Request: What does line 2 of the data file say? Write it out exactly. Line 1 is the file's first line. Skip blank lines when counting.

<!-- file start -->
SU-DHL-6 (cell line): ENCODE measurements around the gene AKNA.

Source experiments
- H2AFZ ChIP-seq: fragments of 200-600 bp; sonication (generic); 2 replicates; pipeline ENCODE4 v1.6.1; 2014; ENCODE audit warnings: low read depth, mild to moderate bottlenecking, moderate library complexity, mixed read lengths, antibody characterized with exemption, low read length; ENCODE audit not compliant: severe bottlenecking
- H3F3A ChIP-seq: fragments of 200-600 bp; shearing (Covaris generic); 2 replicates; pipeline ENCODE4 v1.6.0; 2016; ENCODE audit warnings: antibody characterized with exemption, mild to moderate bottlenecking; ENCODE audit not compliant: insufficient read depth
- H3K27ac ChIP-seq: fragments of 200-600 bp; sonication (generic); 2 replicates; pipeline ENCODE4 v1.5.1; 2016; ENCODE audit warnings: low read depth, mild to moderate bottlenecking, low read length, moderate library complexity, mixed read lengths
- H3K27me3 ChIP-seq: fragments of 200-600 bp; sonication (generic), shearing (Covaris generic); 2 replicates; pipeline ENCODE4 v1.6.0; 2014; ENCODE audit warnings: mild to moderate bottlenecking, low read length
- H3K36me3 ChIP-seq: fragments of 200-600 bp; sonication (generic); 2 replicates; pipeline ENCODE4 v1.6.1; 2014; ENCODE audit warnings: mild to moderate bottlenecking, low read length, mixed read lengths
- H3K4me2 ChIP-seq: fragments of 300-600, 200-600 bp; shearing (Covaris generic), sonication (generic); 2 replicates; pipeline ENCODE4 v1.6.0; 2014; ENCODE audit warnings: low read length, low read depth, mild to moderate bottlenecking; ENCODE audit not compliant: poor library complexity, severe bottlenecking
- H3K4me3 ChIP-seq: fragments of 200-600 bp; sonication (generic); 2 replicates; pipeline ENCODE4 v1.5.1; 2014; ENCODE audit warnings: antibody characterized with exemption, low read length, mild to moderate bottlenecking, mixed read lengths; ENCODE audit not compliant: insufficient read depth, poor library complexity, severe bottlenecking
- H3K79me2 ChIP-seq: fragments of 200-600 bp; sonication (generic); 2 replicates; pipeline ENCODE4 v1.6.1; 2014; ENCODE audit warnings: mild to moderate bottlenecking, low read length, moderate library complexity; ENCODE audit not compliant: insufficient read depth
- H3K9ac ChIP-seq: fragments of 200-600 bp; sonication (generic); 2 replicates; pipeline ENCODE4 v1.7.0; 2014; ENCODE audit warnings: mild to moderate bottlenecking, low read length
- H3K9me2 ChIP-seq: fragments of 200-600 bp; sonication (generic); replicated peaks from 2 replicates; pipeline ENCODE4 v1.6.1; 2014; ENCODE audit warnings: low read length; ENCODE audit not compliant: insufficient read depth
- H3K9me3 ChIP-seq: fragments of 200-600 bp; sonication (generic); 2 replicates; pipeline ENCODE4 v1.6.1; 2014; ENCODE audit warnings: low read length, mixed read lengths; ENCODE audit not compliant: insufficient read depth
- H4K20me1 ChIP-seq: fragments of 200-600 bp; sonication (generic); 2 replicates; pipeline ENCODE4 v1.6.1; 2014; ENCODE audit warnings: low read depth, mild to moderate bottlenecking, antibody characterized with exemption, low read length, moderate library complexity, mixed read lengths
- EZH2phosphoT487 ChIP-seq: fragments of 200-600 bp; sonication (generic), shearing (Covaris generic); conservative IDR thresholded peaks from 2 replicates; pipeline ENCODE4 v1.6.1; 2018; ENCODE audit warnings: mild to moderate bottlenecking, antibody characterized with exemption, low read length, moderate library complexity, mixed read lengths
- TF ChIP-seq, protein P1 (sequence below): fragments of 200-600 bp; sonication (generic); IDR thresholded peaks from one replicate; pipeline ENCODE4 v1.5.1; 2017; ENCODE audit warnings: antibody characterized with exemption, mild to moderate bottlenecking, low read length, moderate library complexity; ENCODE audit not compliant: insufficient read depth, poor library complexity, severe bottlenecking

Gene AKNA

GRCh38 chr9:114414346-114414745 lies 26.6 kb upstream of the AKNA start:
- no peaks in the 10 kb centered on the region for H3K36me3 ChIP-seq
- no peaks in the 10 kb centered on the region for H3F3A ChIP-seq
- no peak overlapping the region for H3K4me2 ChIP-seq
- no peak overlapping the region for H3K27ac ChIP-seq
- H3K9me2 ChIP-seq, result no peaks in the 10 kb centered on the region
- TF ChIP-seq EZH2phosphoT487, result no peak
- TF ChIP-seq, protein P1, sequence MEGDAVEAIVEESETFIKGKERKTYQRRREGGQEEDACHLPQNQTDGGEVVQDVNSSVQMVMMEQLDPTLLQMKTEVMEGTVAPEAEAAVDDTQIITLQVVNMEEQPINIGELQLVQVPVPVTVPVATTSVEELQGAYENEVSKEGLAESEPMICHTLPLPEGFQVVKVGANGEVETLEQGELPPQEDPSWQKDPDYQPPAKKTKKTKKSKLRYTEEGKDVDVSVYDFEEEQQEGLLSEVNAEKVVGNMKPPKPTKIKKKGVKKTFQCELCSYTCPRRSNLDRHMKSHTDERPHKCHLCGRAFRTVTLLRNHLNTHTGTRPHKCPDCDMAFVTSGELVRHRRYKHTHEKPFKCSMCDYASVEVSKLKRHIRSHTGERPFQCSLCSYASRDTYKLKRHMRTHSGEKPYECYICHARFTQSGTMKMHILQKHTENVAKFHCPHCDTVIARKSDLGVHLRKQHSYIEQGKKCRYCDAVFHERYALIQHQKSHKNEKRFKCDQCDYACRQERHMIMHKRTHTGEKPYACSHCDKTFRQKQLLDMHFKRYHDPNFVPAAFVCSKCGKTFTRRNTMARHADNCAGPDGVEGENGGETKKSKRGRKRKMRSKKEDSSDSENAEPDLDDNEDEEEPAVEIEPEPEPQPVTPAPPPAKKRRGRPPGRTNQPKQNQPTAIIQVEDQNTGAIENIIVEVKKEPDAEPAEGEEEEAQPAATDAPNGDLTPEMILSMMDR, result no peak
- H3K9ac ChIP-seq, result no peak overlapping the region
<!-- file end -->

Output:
Source experiments